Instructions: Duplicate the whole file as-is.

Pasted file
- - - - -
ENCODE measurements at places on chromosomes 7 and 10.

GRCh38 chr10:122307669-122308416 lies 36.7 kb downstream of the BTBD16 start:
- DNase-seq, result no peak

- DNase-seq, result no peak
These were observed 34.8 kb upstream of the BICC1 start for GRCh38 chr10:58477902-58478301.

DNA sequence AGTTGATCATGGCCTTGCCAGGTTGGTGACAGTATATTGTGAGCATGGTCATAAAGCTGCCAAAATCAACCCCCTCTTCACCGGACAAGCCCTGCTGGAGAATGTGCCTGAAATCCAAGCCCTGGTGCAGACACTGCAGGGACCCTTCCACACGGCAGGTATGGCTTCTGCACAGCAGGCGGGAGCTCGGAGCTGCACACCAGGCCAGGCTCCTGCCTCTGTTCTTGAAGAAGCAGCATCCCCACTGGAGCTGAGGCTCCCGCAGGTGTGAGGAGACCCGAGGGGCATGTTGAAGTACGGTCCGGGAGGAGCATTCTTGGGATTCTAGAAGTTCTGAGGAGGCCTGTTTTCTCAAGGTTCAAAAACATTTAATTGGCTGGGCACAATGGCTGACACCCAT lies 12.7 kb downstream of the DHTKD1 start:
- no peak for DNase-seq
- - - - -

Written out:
ENCODE measurements at places on chromosomes 7 and 10.

GRCh38 chr10:122307669-122308416 lies 36.7 kb downstream of the BTBD16 start:
- DNase-seq, result no peak

- DNase-seq, result no peak
These were observed 34.8 kb upstream of the BICC1 start for GRCh38 chr10:58477902-58478301.

DNA sequence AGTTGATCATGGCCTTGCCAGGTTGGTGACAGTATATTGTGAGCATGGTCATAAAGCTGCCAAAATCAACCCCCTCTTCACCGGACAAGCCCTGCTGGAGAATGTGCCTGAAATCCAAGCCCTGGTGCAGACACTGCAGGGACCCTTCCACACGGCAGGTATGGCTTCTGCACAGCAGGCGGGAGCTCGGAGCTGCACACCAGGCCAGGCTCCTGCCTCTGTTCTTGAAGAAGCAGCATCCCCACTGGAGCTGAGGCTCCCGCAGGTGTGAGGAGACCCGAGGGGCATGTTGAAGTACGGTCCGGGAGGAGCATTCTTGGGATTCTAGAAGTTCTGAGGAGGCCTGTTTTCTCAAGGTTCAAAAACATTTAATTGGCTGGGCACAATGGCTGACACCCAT lies 12.7 kb downstream of the DHTKD1 start:
- no peak for DNase-seq